By Lindsay Toler
By Chad Garrison
By Allison Babka
By Lindsay Toler
By Jake Rossen
By Lindsay Toler
By Kelsey McClure
By Lindsay Toler
Kandi Maier, a friend of Denise's and her co-worker at the President, told detectives that Denise had been seeing a male co-worker, John DeBoer, at the casino for about three months and that he was Denise's first boyfriend since she and Larry separated seven years earlier. Kandi said she had tried to get Denise to date before but that her friend always refused, telling her that her husband "would kill her if she dated another man," according to police reports. Denise had begun complaining to Kandi that Larry seemed to be watching her every move, so much so that she had begun parking at the rear of her home and entering through the back door to avoid detection. She told Kandi she thought Larry knew of the affair; during a recent phone conversation, he walked in and demanded to know to whom she was talking. When she told him it was none of his business, according to police reports, he replied: "It's either Kandi or John."
Another co-worker and friend, Joyce Jeraldine, told police that Denise told her she and Larry argued all the time, though he did not physically abuse her. On one occasion, Jeraldine said, Denise described how Larry put a gun to her head, then pulled the trigger. She told her friend Larry was doing it "just to scare her. The gun was empty." She said Denise told her that if Larry learned of her relationship with John, he would "blow her fucking head off." Denise was falling in love with John, she told Jeraldine, and about two weeks before the murder she had given him an ultimatum: Leave his wife or end the relationship. She said he told her he needed time to decide what to do. And recently, Jeraldine added, Denise's attitude toward Larry had changed. She was bolder. She told Jeraldine: "Fuck him -- I don't care about what he thinks." She said she wished Larry would find a woman and get on with his life.
Detectives questioned John DeBoer, Denise's lover, at length, and he was told he was a suspect in the murder. A former New Jersey police officer who was married with children, DeBoer told police that he had been seeing Denise for about six to eight weeks. During that time, DeBoer said, Denise had spoken at length about Larry and their marriage, how they once had a lot of good times but had grown apart. She told him she wanted a divorce from Larry, that she hadn't loved him in years. She told him Larry lived across the street, which is why she always wanted DeBoer to come in the back door and park his car on Wenzlick. She told him that at times Larry had a violent temper and that he had once pointed a gun at her head.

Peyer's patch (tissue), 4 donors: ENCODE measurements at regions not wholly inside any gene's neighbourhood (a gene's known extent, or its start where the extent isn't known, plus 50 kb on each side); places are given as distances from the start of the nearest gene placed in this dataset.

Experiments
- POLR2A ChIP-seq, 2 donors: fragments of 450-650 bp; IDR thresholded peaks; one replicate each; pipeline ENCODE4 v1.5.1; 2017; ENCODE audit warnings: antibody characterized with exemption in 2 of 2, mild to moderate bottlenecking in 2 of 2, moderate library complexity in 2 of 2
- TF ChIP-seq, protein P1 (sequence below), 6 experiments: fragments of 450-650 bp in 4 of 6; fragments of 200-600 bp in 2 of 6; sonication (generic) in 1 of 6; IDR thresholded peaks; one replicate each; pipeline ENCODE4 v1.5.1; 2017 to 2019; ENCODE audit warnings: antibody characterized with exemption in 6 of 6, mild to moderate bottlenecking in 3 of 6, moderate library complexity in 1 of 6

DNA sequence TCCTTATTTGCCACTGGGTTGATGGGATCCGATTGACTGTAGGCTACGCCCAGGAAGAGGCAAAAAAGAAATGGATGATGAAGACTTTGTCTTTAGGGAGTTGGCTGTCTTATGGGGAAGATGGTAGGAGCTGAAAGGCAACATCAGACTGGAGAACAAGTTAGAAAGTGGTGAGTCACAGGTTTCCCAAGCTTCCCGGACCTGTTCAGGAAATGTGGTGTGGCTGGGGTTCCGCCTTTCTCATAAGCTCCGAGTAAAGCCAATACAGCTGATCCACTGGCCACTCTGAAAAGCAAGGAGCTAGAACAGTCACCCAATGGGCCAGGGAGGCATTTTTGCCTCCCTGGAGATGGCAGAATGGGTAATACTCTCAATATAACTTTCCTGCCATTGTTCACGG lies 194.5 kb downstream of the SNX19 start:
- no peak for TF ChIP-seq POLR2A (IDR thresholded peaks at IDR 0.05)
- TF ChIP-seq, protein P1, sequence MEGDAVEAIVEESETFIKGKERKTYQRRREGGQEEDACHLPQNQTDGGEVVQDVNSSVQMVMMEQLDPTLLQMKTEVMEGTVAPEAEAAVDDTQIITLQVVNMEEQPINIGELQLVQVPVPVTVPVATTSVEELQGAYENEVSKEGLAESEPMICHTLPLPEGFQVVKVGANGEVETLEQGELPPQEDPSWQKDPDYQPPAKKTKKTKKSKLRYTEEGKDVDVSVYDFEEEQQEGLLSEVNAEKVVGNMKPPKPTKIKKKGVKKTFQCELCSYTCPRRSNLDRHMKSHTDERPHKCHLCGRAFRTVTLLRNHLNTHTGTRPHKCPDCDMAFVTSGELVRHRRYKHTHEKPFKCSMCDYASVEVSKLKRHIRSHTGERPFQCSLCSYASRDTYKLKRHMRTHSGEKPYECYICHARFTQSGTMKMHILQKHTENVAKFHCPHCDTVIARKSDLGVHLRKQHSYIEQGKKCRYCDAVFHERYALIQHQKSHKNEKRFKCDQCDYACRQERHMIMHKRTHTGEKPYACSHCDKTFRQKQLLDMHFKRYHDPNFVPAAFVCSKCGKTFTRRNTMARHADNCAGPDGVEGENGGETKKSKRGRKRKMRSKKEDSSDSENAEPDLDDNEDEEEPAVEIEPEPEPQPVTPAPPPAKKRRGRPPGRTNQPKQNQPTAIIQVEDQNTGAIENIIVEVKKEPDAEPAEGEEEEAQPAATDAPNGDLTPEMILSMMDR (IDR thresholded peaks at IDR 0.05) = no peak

The night Denise died, DeBoer said, he got off work at 1:30 a.m., left a note -- the latest of three he'd written her that evening -- on her car and went home. He said he woke his wife, spoke to her around 4 a.m. and didn't leave home after that -- which his wife later confirmed. He was asked to take a polygraph, which police later told him he failed. DeBoer was surprised. DeBoer, who says he was upset and scared when he took the test, said he was telling the truth, and he denied killing Denise.
Days later, DeBoer spoke to police again. He said he remembered another conversation with Denise, about a month earlier, in which she told him Larry had found her new birth-control pills. He was angry, she had said, and accused her of having an affair. DeBoer said Denise told him that she fabricated an explanation, claiming her doctor prescribed them to regulate her period. For about a week afterward, DeBoer said, Larry drove Denise to and from work.
Through the early days of the investigation, Denise's family, for the most part, stood by Larry. Denise's mother and sisters were reluctant to say anything that might implicate him. They wanted to give Larry the benefit of the doubt.
Over time, that would change.
For police detectives trying to solve a homicide, time is often the enemy. The more time passes, the less likely it becomes that a murder case will ever be solved. In the case of Denise Wolff, police had no murder weapon. They were unable to find the van seen driving away from the crime scene. If there were any eyewitnesses to the crime, none had come forward.
But such a violent shooting was an uncommon occurrence in the neighborhood near Lindenwood Park, and it was an area where many police officers lived with their own families. Numerous detectives canvassed and re-canvassed the area, searching for witnesses and hoping for a break. Detectives Ralph Campbell and Timothy Kaelin were among them.
It was Sunday, July 20, 1997, three days after the murder. As Campbell and Kaelin began a re-canvass of the neighborhood, two other detectives told them that they'd gotten information from a tipster who suggested that they talk to a woman who was known to walk her dog between 4 and 5 a.m. in the area of the murder.